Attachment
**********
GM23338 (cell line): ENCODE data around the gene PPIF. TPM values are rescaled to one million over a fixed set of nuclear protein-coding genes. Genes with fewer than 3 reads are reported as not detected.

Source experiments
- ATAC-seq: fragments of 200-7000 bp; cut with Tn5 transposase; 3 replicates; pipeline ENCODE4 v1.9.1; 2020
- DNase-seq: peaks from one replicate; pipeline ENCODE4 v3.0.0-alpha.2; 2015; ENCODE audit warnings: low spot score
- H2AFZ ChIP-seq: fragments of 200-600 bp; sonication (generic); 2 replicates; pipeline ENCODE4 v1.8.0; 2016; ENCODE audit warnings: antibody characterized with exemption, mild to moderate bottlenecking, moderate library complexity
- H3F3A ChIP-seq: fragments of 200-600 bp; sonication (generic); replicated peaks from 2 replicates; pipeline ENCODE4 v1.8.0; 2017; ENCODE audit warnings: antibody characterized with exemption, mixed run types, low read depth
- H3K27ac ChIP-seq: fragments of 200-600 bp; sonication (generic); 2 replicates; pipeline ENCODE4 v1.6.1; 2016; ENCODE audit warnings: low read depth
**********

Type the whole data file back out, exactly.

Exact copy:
GM23338 (cell line): ENCODE data around the gene PPIF. TPM values are rescaled to one million over a fixed set of nuclear protein-coding genes. Genes with fewer than 3 reads are reported as not detected.

Source experiments
- ATAC-seq: fragments of 200-7000 bp; cut with Tn5 transposase; 3 replicates; pipeline ENCODE4 v1.9.1; 2020
- DNase-seq: peaks from one replicate; pipeline ENCODE4 v3.0.0-alpha.2; 2015; ENCODE audit warnings: low spot score
- H2AFZ ChIP-seq: fragments of 200-600 bp; sonication (generic); 2 replicates; pipeline ENCODE4 v1.8.0; 2016; ENCODE audit warnings: antibody characterized with exemption, mild to moderate bottlenecking, moderate library complexity
- H3F3A ChIP-seq: fragments of 200-600 bp; sonication (generic); replicated peaks from 2 replicates; pipeline ENCODE4 v1.8.0; 2017; ENCODE audit warnings: antibody characterized with exemption, mixed run types, low read depth
- H3K27ac ChIP-seq: fragments of 200-600 bp; sonication (generic); 2 replicates; pipeline ENCODE4 v1.6.1; 2016; ENCODE audit warnings: low read depth